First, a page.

The new Perth Museum is opening to the public next March.
The £27 million attraction in the former City Hall will throw open its doors on the Easter weekend.
It will feature a host of treasures telling the story of Perth and Scotland, many going on show for the first time.
Among the highlights will be Bonnie Prince Charlie’s sword and a rare Jacobite wine glass.
Neither have been on public display before.
The sword is returning to Scotland for the first time since it was made in Perth in 1739.
Councillor Grant Laing, Leader of Perth and Kinross Council, said: “Perth Museum will be a landmark attraction that brings Scotland’s history to life.
“It will significantly increase visitors from across the UK and internationally.
Perth Museum opening will feature Jacobite treasures
Bonnie Prince Charlie’s solid-silver hilted broadsword was made by Perth craftsman James Brown.
It’s believed to have been given to him in 1739 by James Drummond, the 3rd Duke of Perth.
The Jacobite wine glass features the Duke of Perth’s family motto, ‘Gang Warily’.
It has only recently been acquired by Culture Perth and Kinross, the charitable trust which will run Perth Museum in partnership with Perth and Kinross Council.
The opening will allow visitors to view other Jacobite material from the Perth and Kinross museum collections.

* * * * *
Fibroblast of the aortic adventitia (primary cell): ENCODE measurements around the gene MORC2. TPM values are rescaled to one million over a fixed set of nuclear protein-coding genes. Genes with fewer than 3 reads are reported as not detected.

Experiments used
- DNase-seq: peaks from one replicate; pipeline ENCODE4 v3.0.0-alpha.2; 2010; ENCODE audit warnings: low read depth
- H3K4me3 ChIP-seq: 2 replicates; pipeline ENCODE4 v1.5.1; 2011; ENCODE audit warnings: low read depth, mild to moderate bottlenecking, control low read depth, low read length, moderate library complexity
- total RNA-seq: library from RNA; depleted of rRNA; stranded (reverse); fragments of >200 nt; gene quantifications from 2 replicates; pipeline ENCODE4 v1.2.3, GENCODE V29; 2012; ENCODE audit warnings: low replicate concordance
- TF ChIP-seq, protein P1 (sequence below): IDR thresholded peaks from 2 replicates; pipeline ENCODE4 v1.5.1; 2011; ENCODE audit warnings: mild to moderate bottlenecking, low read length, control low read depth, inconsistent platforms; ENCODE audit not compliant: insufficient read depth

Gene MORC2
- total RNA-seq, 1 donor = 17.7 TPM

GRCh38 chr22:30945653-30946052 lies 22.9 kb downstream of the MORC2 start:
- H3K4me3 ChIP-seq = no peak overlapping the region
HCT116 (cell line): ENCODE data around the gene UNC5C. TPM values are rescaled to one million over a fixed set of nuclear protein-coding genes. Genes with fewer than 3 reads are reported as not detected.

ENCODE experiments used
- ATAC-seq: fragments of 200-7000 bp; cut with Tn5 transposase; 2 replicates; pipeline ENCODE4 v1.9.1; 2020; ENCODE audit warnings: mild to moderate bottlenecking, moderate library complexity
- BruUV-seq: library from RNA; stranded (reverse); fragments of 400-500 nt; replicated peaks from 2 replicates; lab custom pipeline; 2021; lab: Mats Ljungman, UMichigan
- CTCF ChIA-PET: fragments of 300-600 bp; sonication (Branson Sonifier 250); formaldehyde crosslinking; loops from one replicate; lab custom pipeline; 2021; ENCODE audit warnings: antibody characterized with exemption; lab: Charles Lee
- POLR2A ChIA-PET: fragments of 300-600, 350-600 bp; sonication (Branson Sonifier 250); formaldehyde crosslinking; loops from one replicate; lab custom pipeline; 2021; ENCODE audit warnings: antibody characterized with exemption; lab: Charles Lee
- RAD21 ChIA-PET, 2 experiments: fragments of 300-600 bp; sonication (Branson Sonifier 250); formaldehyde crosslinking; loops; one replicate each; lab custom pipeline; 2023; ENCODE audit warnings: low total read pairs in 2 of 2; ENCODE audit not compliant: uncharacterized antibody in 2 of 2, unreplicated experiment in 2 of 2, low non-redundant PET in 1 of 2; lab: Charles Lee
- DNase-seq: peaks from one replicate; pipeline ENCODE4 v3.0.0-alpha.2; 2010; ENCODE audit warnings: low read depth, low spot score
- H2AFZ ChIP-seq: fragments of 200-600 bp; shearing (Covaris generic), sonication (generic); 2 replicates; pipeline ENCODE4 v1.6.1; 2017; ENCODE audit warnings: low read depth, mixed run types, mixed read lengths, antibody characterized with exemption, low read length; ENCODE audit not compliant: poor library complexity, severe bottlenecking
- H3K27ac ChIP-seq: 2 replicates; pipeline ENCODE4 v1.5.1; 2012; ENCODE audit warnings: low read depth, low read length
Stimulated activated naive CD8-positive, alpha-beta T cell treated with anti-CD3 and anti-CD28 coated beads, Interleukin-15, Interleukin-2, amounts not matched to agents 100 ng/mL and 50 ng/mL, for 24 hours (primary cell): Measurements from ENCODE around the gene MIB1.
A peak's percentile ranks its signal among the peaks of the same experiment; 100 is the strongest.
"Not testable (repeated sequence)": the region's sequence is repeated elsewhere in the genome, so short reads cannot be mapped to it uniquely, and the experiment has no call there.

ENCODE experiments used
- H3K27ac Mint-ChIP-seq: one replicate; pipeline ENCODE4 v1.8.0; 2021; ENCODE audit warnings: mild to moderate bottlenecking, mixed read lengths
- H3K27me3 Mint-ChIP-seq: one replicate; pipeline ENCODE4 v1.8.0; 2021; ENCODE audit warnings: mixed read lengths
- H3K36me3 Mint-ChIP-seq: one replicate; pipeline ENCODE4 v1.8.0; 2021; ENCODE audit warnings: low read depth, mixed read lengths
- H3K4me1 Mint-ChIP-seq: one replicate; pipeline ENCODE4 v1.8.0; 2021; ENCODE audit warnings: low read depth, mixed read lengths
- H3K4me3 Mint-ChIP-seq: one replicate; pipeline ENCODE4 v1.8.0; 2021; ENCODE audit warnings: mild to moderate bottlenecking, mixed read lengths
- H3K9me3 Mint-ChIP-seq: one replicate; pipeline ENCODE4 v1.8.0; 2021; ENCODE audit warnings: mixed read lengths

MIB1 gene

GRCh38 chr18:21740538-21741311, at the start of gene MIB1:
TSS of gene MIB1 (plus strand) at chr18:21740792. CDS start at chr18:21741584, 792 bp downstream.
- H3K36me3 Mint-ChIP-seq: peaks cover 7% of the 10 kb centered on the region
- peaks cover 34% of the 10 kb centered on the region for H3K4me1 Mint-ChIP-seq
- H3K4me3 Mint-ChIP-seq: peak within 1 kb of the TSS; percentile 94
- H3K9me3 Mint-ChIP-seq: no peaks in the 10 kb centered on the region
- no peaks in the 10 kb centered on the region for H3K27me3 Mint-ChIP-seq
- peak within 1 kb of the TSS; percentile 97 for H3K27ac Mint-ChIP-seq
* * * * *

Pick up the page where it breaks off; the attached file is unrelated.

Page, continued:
These include a rare and ornate ‘star’ targe or Highland shield.
It was possibly made by William Lyndsay – a shieldwright from Perth responsible for equipping many of the Jacobite troops.
The new museum will, of course, have the Stone of Destiny at its centrepiece.
It is returning to Perthshire for the first time in more than seven centuries.
The stone will be free for all to visit.
Museum opening central to Perth regeneration
Work started on fitting out the museum in September.
One of the first treasures to arrive – the Carpow logboat – was installed earlier this month.
The 3,000 year-old boat, carved from a single oak trunk, lay buried in the banks of the River Tay, near Perth, for 3,000 years until it was discovered 22 years ago.
It was lifted into place in a delicate operation involving a crane.
Charles Kinnoull, chairman of Culture Perth and Kinross, said: “The new museum represents a major investment in the economic and community wellbeing of the area as part of a wider regeneration strategy for Perth.”